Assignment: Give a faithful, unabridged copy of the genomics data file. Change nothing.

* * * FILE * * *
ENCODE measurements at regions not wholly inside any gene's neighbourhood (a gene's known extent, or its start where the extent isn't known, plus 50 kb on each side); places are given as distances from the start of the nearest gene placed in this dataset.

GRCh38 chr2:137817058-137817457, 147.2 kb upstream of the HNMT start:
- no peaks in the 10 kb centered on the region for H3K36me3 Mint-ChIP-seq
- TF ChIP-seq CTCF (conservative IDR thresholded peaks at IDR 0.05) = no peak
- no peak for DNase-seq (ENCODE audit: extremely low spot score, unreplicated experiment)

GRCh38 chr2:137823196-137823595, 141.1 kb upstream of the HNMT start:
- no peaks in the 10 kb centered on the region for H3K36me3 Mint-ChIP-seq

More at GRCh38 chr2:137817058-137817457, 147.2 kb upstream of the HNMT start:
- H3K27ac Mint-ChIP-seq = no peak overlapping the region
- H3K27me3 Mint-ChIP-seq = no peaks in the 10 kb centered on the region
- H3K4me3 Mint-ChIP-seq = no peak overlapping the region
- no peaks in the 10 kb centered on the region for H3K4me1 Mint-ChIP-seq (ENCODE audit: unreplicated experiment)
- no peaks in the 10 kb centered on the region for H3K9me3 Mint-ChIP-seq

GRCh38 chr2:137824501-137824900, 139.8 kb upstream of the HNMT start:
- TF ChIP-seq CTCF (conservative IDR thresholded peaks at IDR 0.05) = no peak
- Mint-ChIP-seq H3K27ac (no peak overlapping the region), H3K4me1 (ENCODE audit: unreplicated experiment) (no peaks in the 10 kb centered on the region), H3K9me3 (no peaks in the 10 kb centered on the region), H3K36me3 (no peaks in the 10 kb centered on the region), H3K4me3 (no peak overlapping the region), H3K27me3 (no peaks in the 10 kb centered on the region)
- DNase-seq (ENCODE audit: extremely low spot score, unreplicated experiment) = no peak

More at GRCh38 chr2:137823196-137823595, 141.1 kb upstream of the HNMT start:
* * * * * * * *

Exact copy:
ENCODE measurements at regions not wholly inside any gene's neighbourhood (a gene's known extent, or its start where the extent isn't known, plus 50 kb on each side); places are given as distances from the start of the nearest gene placed in this dataset.

GRCh38 chr2:137817058-137817457, 147.2 kb upstream of the HNMT start:
- no peaks in the 10 kb centered on the region for H3K36me3 Mint-ChIP-seq
- TF ChIP-seq CTCF (conservative IDR thresholded peaks at IDR 0.05) = no peak
- no peak for DNase-seq (ENCODE audit: extremely low spot score, unreplicated experiment)

GRCh38 chr2:137823196-137823595, 141.1 kb upstream of the HNMT start:
- no peaks in the 10 kb centered on the region for H3K36me3 Mint-ChIP-seq

More at GRCh38 chr2:137817058-137817457, 147.2 kb upstream of the HNMT start:
- H3K27ac Mint-ChIP-seq = no peak overlapping the region
- H3K27me3 Mint-ChIP-seq = no peaks in the 10 kb centered on the region
- H3K4me3 Mint-ChIP-seq = no peak overlapping the region
- no peaks in the 10 kb centered on the region for H3K4me1 Mint-ChIP-seq (ENCODE audit: unreplicated experiment)
- no peaks in the 10 kb centered on the region for H3K9me3 Mint-ChIP-seq

GRCh38 chr2:137824501-137824900, 139.8 kb upstream of the HNMT start:
- TF ChIP-seq CTCF (conservative IDR thresholded peaks at IDR 0.05) = no peak
- Mint-ChIP-seq H3K27ac (no peak overlapping the region), H3K4me1 (ENCODE audit: unreplicated experiment) (no peaks in the 10 kb centered on the region), H3K9me3 (no peaks in the 10 kb centered on the region), H3K36me3 (no peaks in the 10 kb centered on the region), H3K4me3 (no peak overlapping the region), H3K27me3 (no peaks in the 10 kb centered on the region)
- DNase-seq (ENCODE audit: extremely low spot score, unreplicated experiment) = no peak

More at GRCh38 chr2:137823196-137823595, 141.1 kb upstream of the HNMT start: